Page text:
Other strong ensemble performances come from Brennan Thomas who plays Ui’s right hand man, Ernesto Roma.  Roma’s penchant for danger and violence is matched only by his extreme loyalty to Ui.  One could argue that he is Ui’s one true friend which means absolutely nothing to that animal in human clothing.  Jennifer Gilg also shines in several character roles, but is particularly good as Betty Dullfleet, a criminal from another city who tries to stop Ui’s rise, but ultimately succumbs to his will.  J.J. Davis provides a bit of welcome levity as Ted Ragg, a reporter who bravely needles Ui.  Paul Boesing’s rich voice is suited to his roles as the show’s narrator and a classical actor who teaches poise and presence to Ui.

The Blue Barn clearly felt that the circumstances that led to Hitler’s rise are present in today’s political atmosphere with some subtle references in the actor’s costumes and a rather charged and colorful closing speech from Haaland.  It’s truly spooky to think that an evil like Hitler was able to rise to power and nearly won.  It’s even spookier to think that the present world climate could give rise to another like him.  As the play’s title suggests, Hitler could have been resisted.  As you watch this play and see what it tries to teach, ask yourself, “What have we learned?”

The Resistible Rise of Arturo Ui plays at the Blue Barn through October 16.  Showtimes are Thurs-Sat at 7:30pm and Sundays at 6pm.  There is no show on Sept 25.  Tickets cost $30 for adults and $25 for students, seniors (65+), T.A.G. members, and groups of ten or more.  For reservations, call 402-345-1576 from 10am-4pm Mon-Fri or visit www.bluebarn.org.  Due to strong language and adult situations, this show is not recommended for children.  The Blue Barn Theatre is located at 1106 S 10th Street in Omaha, NE.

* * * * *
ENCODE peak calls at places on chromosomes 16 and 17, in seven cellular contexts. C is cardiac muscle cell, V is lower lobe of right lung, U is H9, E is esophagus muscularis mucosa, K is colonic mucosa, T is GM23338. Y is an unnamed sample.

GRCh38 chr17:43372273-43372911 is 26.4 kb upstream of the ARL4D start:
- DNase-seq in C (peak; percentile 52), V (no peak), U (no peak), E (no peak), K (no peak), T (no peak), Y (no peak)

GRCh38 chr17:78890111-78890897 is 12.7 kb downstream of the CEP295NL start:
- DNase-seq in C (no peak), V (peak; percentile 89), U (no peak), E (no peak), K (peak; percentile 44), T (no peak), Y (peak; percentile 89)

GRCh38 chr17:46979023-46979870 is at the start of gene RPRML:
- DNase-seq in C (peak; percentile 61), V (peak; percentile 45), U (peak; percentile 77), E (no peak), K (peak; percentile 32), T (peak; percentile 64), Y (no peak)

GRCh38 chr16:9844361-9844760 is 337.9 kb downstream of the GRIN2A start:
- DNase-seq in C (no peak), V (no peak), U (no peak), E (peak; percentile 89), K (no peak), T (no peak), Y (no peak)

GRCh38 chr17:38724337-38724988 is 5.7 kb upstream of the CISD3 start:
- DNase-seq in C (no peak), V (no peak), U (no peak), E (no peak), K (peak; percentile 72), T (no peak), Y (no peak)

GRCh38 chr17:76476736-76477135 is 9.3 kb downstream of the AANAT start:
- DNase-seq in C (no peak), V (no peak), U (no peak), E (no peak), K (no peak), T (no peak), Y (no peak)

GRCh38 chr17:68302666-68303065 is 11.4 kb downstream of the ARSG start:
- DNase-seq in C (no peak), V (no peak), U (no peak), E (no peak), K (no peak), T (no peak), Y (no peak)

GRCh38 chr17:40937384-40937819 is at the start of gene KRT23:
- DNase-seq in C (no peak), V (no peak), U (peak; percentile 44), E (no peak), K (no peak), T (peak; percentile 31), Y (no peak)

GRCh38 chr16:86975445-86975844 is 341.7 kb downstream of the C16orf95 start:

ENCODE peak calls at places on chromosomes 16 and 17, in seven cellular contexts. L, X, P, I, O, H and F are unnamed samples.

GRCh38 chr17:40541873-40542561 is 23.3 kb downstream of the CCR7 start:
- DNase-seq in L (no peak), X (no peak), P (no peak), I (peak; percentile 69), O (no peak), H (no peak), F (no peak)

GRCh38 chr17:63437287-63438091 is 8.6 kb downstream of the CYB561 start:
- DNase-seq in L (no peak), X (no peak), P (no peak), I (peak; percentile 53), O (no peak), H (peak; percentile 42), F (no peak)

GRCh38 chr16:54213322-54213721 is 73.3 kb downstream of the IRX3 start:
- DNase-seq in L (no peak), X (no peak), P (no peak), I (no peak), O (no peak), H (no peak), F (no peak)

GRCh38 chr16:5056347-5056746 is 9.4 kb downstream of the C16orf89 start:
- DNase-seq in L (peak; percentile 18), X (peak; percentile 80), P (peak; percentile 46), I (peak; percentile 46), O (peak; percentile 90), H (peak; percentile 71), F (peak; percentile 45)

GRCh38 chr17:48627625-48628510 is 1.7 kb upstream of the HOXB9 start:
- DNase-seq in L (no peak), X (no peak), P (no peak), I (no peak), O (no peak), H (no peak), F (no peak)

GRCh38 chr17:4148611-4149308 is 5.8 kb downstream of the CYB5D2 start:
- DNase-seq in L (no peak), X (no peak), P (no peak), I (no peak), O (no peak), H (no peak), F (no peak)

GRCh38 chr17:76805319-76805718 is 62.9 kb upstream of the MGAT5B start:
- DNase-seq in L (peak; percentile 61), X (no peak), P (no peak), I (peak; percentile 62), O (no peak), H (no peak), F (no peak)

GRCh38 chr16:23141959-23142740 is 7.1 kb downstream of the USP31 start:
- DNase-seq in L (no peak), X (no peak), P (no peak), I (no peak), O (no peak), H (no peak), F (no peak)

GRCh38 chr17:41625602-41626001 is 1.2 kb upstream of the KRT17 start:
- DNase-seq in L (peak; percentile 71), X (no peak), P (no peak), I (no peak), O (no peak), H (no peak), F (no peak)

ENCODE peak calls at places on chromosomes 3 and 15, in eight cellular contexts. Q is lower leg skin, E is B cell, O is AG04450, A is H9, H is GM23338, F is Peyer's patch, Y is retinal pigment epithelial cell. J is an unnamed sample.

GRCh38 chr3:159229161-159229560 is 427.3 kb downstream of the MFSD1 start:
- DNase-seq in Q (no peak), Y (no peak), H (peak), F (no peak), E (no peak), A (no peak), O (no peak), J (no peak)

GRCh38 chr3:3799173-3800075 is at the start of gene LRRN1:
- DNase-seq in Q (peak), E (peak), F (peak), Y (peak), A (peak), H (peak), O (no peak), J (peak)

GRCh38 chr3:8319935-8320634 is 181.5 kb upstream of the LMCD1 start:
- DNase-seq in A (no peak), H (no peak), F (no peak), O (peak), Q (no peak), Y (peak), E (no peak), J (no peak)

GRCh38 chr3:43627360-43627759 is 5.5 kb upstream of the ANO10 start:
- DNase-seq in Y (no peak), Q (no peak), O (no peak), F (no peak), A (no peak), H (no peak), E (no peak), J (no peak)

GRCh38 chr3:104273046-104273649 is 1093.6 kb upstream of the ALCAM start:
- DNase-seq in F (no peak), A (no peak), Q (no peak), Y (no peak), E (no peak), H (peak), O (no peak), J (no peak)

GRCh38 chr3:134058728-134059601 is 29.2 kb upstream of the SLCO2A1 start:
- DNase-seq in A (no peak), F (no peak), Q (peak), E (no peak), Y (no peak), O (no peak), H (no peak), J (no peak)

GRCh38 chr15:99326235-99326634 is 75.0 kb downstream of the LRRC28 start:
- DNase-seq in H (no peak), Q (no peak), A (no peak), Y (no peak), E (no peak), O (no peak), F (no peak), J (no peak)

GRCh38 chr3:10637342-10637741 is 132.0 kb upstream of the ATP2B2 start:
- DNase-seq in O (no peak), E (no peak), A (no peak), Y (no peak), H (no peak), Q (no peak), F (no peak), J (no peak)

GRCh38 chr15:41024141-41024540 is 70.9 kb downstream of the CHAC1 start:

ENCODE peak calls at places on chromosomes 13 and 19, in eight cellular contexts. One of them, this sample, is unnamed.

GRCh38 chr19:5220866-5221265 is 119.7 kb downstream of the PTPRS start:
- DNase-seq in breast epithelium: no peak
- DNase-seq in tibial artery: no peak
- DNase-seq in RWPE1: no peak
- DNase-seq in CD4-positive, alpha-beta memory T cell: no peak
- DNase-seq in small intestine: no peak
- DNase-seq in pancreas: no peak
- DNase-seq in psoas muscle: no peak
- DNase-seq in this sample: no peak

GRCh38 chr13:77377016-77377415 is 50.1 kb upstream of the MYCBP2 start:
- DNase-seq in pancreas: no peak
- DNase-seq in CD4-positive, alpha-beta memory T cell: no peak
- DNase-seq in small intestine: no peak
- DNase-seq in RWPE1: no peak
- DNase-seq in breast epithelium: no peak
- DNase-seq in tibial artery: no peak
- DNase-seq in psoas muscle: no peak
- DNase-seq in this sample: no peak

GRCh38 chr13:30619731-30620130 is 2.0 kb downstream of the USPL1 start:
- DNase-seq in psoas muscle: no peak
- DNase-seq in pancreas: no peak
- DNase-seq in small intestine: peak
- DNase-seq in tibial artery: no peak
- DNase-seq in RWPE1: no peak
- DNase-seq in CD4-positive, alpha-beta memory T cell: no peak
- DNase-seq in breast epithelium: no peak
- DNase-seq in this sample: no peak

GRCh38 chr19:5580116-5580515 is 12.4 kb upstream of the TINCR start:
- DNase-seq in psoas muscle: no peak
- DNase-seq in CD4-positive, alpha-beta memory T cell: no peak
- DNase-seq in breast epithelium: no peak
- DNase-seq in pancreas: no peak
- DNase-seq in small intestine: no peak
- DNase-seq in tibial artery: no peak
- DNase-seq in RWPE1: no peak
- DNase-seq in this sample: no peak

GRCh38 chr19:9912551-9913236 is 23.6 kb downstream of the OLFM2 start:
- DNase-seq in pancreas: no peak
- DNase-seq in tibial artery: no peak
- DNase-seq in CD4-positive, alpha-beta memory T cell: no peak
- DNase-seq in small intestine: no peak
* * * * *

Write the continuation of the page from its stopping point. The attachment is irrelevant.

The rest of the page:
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These Sisters Got Soul

Struggling singer Deloris Van Cartier witnesses her gangster boyfriend commit murder.  To protect her until the trial, Deloris is placed in a convent under the guise of Sister Mary Clarence.  Her antics and personality bring her into conflict with the staid, old school Mother Superior as well as inspires the other nuns to get their Jesus on by jazzing up their lousy and archaic singing.  This is Sister Act written by Cheri & Bill Steinkellner with music by Alan Menken and lyrics by Glenn Slater and currently playing at the Omaha Community Playhouse.  It is inspired by the hit comedy starring Whoopi Goldberg.

The singing and dancing are worth the price of admission on their own.  Menken’s peppy music is enhanced by another stellar performance from Jim Boggess (who also has a nice cameo as Pope Paul VI) and his orchestra who deftly handle the 70s style soul and gospel rock score.  Melanie Walters surpasses herself with choreography that was original, perfectly precise for the show’s era, and utterly flawless.  No dancer missed a step and they were so skillful and smooth, you’d think you were watching a professional troupe.

Kimberly Faith Hickman nails her debut as the Playhouse’s Artistic Director to the floor with her directorial work for this piece.  Scene changes were smooth as silk.  The energy of the cast was sky high.  She managed to cull the very best work out of her performers from the experienced veterans to the fresh newbies and misses nary a beat in her coaching.

Ms Hickman’s directing is especially impressive as the script did not give her a lot to work with.  I’m not sure what the Steinkellners were thinking when they wrote this show, but they took the story of the movie and shaved it to its barest bones.  Important supporting characters had their roles cut to next to nothing and so much of the story was stripped away that the show’s second act is, more or less, a sung through musical with just a touch of dialogue here and there.  For those who know the movie and are expecting rocked up hymns, expel that notion.  None of those songs are in the play.